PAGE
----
I haven’t written anything for a while, and to be honest, it’s because I haven’t felt like writing. I started this blog hoping to share encouragement with other women struggling with infertility, hoping that I could find fulfillment and happiness during my challenges and help others to do the same. But lately I haven’t felt like looking on the bright side. I guess I’m in a season where when infertility knocks me down, I’m not jumping right back up to my feet. Recently infertility has punched me in the gut, and I’ve spent hours on the ground sobbing until no more tears would come. Then feeling numb, I start crawling through another day, taking another prenatal vitamin out of the hundreds I’ve already taken, enduring another day of work in a job that leaves me feeling burned out and unappreciated, surviving another week only to realize on Sunday that my husband and I are now officially the only childless, not pregnant couple in our church congregation under the age of 50. (Thank you so much, naive young newlywed couple, for announcing over the pulpit that you’re expecting and the baby is due a month before your first anniversary.)
So I haven’t posted during this time because I didn’t want to just complain and come across as a Debbie Downer. I hesitated to write anything because I didn’t feel capable of putting a positive spin on everything. But now I’ve decided that I’m not going to apologize for being real and telling my story, the good and the bad, if only because maybe there’s someone else out there who feels the way I do and needs to know they’re not the only one.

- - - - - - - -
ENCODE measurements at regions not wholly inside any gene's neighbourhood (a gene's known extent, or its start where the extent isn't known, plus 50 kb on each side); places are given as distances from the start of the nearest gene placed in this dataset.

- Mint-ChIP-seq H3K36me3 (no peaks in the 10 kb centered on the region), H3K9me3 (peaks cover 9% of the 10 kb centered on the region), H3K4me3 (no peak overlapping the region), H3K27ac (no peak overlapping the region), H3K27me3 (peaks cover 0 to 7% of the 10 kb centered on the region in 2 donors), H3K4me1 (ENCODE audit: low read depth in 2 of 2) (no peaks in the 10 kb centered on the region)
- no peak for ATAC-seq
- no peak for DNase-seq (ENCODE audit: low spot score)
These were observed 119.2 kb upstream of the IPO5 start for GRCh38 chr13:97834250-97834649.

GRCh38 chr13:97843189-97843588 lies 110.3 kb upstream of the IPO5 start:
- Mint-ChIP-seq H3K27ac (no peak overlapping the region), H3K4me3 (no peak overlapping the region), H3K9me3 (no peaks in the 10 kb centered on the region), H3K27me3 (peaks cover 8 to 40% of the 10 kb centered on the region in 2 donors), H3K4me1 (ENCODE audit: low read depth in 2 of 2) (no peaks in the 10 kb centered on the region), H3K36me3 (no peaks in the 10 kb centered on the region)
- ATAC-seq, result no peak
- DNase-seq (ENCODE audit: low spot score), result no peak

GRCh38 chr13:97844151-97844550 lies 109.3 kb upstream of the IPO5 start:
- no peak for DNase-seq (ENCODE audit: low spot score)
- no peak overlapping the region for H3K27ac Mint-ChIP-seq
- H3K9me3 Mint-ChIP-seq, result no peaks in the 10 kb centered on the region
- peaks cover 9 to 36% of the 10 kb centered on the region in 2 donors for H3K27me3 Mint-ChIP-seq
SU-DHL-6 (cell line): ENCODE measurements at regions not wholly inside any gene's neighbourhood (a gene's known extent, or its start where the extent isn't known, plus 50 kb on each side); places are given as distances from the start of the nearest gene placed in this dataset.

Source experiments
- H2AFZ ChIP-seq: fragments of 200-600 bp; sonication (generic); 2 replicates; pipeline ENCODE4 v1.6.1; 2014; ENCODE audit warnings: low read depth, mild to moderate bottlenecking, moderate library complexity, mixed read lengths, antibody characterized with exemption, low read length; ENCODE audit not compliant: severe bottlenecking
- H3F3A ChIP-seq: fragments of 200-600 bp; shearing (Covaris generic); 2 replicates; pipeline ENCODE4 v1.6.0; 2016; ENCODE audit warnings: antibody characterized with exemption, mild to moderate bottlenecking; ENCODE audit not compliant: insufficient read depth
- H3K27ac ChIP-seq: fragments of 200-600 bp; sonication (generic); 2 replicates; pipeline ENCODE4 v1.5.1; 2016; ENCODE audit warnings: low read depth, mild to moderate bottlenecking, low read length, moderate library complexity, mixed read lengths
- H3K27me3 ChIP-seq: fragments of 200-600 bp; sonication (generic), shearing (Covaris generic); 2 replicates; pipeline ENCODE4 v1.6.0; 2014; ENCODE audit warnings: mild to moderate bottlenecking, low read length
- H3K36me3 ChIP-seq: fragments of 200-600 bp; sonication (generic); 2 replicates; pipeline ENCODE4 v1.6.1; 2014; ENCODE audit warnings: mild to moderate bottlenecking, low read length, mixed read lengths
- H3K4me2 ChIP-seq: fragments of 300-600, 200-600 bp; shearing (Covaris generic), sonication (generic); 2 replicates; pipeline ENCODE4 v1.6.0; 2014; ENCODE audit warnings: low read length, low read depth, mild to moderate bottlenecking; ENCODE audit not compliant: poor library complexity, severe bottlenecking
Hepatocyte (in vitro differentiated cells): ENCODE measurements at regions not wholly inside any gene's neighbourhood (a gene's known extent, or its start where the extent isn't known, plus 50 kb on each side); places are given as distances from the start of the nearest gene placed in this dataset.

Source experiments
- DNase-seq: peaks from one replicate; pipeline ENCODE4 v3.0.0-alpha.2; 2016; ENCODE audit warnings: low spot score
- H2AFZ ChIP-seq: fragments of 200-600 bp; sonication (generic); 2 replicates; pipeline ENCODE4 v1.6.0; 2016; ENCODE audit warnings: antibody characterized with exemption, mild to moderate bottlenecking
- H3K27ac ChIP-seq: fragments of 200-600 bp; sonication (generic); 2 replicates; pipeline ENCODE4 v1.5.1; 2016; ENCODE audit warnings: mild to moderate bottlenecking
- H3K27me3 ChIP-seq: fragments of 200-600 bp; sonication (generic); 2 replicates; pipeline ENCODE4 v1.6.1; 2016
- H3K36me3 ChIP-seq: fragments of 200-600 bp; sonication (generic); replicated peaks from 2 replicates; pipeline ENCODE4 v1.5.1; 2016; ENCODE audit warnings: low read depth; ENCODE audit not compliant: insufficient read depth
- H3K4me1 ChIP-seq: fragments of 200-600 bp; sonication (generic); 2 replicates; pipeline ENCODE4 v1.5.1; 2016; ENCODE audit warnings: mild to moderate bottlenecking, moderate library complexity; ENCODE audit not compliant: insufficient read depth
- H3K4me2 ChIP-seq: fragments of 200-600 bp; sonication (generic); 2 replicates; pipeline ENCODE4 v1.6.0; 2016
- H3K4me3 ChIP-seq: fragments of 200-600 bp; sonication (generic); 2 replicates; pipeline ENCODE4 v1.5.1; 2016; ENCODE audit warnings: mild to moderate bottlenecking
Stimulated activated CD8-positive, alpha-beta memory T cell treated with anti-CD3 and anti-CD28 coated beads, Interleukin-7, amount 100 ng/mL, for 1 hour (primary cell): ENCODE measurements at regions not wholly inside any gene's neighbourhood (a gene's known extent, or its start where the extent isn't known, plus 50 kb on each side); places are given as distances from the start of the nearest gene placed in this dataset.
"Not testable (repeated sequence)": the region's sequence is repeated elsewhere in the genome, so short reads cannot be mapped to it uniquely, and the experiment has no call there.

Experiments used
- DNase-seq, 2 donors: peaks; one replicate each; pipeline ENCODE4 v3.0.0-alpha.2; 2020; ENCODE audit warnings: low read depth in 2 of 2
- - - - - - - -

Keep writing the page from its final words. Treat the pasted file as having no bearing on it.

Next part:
Christmas has always been one of my favorite times of year. There’s just something so twinkly and magical and sacred about the Christmas season. I have so many happy memories of Christmas traditions growing up, like making gingerbread houses from scratch, singing Christmas carols for elderly people in the neighborhood, putting up Christmas decorations and always starting with the wood Nativity made by my grandpa, cutting down the tree in the mountains, reading the story of Christ’s birth in the Bible, performing in Christmas voice recitals, watching “It’s a Wonderful Life,” “Little Women,” and “Mr. Krueger’s Christmas,” pinning the little felt ornaments on the advent calendar, reading Christmas stories that made my mom cry, driving around and looking at the Christmas lights on houses around the town.
When my husband and I got married it was so exciting to start doing many of the traditions we’d each grown up with together as a couple. I made an advent calendar with a white Christmas tree on a red background with colorful felt ornaments that matches the calendars that hang in my parents’, grandparents’, aunts’, uncles’, and cousins’ homes. I asked my grandpa to help me cut a wood Nativity puzzle from the pattern he created. My husband and I have cut a real Christmas tree from the mountains each year we’ve been married, and I’ve started to collect Christmas books that now make me cry when I read them. And, a few Christmases ago, we celebrated the season with an extra bit of excitement and anticipation. A few months previously we had felt it was time to add children to our family and began trying to conceive. We were innocent back then. We assumed that sometime soon, two pink lines would appear on a pregnancy test and our journey as parents would begin. That Christmas, we thought we were celebrating our “last Christmas” just the two of us as a couple. We couldn’t wait for children to start joining our family and get to see the wonder of Christmastime through new eyes, through their eyes.